Hamdi Ulukaya bought an abandoned yogourt factory in 2005. Today, Chobani is a $1.5 billion company, maker of the best-selling Greek yogourt in the U.S. Ulukaya’s path, from the son of nomadic Turkish sheep farmers to yogourt king is interesting in its own right. But it’s the success of Chobani twinned with Ulukaya’s work supporting refugees that makes him a different kind of CEO. Thirty percent of Chobani’s 2000+ employees are refugees.
To get other companies to commit publicly to supporting refugees, Ulukaya started Tent Partnership for Refugees. This morning, Tent released a research report authored by researchers at NYU Stern to give other businesses a good shove to take their own action on refugees. The study found that on the whole, you’ll have a net gain of customers if you take some action to support refugees, whether it be donating money, providing support services, or hiring them, as Chobani committed to do.
The online study of 7,139 U.S. respondents noted that women, non-whites, and Millennials were all more likely than the average to support you if you support refugees, findings that are in line with many other studies.
Knowing though, that not all businesses depend on the average American as their customer, the study noted that supporting refugees abroad, rather than in the U.S. was less polarizing, giving those companies that want to help but are afraid of a backlash, a way forward.
As with most research on consumer attitudes towards corporate and CEO activism, this study asks about buying intentions rather than actions, so there’s a significant caveat to the findings. Chobani itself probably has some of the best data on the impact on sales from the efforts of its CEO, but as it’s a private company, we’re unlikely to see it. And given how ingrained Ulukaya’s activism is embedded in the company brand now, it would be hard to extract the impact in a definitive way.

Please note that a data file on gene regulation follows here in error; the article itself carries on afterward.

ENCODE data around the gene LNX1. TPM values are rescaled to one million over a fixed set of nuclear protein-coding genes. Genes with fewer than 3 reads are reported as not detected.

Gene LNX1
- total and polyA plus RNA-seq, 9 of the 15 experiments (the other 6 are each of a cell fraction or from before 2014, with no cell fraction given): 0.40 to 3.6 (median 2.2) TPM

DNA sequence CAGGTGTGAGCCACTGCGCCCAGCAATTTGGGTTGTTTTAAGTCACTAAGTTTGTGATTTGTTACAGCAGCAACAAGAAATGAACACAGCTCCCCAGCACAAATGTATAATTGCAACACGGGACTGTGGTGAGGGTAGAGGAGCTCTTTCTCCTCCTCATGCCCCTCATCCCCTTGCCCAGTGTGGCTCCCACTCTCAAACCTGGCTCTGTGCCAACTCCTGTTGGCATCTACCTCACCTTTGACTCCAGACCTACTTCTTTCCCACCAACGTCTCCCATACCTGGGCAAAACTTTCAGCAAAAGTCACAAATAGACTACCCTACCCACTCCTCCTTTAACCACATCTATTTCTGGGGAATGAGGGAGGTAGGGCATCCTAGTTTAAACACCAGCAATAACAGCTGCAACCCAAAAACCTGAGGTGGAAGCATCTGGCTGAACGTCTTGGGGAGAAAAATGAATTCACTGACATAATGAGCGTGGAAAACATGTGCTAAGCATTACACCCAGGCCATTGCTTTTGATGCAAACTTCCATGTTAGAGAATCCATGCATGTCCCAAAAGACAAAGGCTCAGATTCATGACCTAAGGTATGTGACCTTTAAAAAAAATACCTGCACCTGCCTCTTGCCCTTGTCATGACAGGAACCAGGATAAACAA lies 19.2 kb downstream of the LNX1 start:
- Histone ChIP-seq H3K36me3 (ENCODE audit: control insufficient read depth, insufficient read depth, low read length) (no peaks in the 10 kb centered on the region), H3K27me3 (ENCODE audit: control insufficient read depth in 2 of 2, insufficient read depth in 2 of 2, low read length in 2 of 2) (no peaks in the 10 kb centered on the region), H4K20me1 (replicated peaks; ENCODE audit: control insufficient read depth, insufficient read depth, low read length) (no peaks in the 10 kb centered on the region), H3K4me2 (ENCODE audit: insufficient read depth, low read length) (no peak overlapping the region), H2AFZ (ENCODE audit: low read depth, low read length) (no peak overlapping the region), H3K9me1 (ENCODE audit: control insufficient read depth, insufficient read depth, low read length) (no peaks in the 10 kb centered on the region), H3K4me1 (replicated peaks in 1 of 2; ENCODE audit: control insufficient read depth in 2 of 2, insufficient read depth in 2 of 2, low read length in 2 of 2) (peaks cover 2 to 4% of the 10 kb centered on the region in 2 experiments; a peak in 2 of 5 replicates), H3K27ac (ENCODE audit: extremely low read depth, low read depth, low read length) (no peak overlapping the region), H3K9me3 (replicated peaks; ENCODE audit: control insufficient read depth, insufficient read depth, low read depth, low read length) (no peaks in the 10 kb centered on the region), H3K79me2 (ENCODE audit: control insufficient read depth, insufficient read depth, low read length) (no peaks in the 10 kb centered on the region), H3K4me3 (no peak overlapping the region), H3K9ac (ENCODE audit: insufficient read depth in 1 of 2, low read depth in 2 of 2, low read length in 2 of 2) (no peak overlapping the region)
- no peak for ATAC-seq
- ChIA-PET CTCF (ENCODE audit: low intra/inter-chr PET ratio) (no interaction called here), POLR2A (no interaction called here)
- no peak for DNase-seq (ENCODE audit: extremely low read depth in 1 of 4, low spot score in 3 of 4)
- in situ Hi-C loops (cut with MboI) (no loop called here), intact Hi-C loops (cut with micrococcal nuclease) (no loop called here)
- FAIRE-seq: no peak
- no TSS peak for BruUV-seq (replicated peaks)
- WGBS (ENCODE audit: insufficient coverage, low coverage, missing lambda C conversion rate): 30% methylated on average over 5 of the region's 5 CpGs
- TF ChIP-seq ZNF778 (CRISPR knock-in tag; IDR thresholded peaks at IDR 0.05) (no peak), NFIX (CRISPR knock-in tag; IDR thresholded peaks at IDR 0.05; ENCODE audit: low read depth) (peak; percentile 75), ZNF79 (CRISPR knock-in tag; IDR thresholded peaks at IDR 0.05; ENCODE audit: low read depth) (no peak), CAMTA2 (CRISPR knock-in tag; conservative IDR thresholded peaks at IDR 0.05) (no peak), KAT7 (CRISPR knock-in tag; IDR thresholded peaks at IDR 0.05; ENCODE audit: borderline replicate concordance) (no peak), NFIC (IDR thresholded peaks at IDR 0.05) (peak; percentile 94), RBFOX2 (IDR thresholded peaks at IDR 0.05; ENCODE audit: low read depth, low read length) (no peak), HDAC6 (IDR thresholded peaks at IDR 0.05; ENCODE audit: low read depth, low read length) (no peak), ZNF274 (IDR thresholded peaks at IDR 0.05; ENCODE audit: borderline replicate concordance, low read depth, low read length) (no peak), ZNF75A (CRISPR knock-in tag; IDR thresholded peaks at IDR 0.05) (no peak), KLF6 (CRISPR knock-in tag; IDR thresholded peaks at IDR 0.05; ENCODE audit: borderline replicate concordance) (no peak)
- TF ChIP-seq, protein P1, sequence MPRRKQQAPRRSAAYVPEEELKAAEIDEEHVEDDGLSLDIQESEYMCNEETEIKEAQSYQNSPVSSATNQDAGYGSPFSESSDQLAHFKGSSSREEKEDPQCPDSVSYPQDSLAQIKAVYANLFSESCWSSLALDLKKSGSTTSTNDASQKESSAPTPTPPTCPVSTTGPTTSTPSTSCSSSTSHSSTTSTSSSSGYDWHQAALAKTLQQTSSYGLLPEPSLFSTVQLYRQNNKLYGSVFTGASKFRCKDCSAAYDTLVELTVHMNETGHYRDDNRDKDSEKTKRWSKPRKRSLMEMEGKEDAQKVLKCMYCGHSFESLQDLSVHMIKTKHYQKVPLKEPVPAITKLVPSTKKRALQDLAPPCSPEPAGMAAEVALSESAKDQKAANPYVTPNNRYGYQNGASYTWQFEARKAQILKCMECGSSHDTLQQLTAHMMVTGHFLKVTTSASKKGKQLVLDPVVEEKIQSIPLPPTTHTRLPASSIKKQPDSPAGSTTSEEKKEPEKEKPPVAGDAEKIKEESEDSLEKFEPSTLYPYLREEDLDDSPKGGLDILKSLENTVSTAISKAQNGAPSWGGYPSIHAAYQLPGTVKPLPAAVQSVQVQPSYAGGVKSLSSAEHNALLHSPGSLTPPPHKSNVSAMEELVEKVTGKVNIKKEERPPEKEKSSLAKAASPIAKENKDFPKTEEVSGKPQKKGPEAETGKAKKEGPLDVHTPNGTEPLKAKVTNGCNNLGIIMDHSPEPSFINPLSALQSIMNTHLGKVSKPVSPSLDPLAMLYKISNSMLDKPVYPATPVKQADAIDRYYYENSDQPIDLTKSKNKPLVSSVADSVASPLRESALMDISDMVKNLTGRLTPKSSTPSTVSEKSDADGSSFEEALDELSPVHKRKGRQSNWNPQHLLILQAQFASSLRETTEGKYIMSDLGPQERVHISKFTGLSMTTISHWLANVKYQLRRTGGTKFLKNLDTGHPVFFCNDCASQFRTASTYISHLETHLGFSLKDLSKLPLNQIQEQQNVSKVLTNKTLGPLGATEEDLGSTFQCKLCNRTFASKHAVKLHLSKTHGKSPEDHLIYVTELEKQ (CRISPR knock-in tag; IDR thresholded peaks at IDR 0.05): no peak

The data in Canada on attitudes to refugees and immigrants is all over the map. A Pew Research Center report in September said 74% of Canadians support taking refugees. By contrast, the live poll within a resulting Toronto Star story showed that 55% of the 1761 respondents did not. An Angus Reid poll in August said that they want the federal government’s 2018 target for immigration dropped, compared with 36% in 2014.
Suffice to say that if the data is so conflicting, it’s hard for a Canadian CEO to really know how customers are going to react if the company pledges support for refugees. (There’s an entire other question about how support for “refugees” and “immigrants” differs.) Perhaps that’s why the few CEOs (founders, really) willing to take public action to support refugees lead private companies.
Mohamad Fakih took the risk. The Lebanese-born immigrant started Paramount Fine Foods in Mississauga, Ont., and turned it into a 60+ Middle Eastern food restaurant chain. Like Ulukaya, Fakih has committed to hiring refugees, more than 150 in 2017.
Fakih is now working with the UNHCR to find more ways to help refugees build new lives in Canada, focused on employment and supporting new business launches.
“The private sector has a huge role to play in fostering better prospects for refugees in Canada – and it makes good business sense, too,” Fakih said in the news release. It’s fair to say that his activism has at least not gotten in the way of building his loyal customer base.
Without research that demonstrates more clearly the link between customer buying intentions to buying actions, however, public companies will be reluctant to take action, particularly given the incredibly risk averse profile of CEOs and boards in Canada. More to come on that another day.